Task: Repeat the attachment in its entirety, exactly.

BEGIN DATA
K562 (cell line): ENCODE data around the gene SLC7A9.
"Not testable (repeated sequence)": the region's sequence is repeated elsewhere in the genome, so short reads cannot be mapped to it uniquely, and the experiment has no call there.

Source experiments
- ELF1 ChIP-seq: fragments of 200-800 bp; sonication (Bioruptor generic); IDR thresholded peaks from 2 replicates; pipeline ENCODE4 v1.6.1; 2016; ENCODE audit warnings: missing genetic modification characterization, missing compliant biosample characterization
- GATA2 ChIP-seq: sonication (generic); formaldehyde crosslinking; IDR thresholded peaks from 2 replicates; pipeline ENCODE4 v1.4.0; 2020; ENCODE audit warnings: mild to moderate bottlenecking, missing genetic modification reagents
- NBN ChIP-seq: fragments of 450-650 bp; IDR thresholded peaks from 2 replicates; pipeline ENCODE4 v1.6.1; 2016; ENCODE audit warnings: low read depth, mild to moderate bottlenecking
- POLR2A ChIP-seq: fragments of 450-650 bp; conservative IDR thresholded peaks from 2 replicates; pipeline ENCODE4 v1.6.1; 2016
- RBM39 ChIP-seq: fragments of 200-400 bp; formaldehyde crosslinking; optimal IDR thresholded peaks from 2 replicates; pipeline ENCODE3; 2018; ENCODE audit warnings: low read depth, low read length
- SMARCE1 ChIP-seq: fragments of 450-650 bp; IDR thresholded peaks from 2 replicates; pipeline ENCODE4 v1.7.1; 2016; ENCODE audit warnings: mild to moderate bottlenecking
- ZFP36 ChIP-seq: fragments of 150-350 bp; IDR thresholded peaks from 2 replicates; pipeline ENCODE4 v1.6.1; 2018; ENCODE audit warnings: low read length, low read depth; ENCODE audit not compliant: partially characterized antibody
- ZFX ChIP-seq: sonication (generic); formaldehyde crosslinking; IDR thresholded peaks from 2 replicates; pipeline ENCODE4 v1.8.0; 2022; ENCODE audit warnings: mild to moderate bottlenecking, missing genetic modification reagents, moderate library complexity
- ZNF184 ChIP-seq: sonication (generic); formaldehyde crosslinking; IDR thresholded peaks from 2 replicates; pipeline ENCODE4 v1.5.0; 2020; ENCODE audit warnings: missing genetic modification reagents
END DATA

K562 (cell line): ENCODE data around the gene SLC7A9.
"Not testable (repeated sequence)": the region's sequence is repeated elsewhere in the genome, so short reads cannot be mapped to it uniquely, and the experiment has no call there.

Source experiments
- ELF1 ChIP-seq: fragments of 200-800 bp; sonication (Bioruptor generic); IDR thresholded peaks from 2 replicates; pipeline ENCODE4 v1.6.1; 2016; ENCODE audit warnings: missing genetic modification characterization, missing compliant biosample characterization
- GATA2 ChIP-seq: sonication (generic); formaldehyde crosslinking; IDR thresholded peaks from 2 replicates; pipeline ENCODE4 v1.4.0; 2020; ENCODE audit warnings: mild to moderate bottlenecking, missing genetic modification reagents
- NBN ChIP-seq: fragments of 450-650 bp; IDR thresholded peaks from 2 replicates; pipeline ENCODE4 v1.6.1; 2016; ENCODE audit warnings: low read depth, mild to moderate bottlenecking
- POLR2A ChIP-seq: fragments of 450-650 bp; conservative IDR thresholded peaks from 2 replicates; pipeline ENCODE4 v1.6.1; 2016
- RBM39 ChIP-seq: fragments of 200-400 bp; formaldehyde crosslinking; optimal IDR thresholded peaks from 2 replicates; pipeline ENCODE3; 2018; ENCODE audit warnings: low read depth, low read length
- SMARCE1 ChIP-seq: fragments of 450-650 bp; IDR thresholded peaks from 2 replicates; pipeline ENCODE4 v1.7.1; 2016; ENCODE audit warnings: mild to moderate bottlenecking
- ZFP36 ChIP-seq: fragments of 150-350 bp; IDR thresholded peaks from 2 replicates; pipeline ENCODE4 v1.6.1; 2018; ENCODE audit warnings: low read length, low read depth; ENCODE audit not compliant: partially characterized antibody
- ZFX ChIP-seq: sonication (generic); formaldehyde crosslinking; IDR thresholded peaks from 2 replicates; pipeline ENCODE4 v1.8.0; 2022; ENCODE audit warnings: mild to moderate bottlenecking, missing genetic modification reagents, moderate library complexity
- ZNF184 ChIP-seq: sonication (generic); formaldehyde crosslinking; IDR thresholded peaks from 2 replicates; pipeline ENCODE4 v1.5.0; 2020; ENCODE audit warnings: missing genetic modification reagents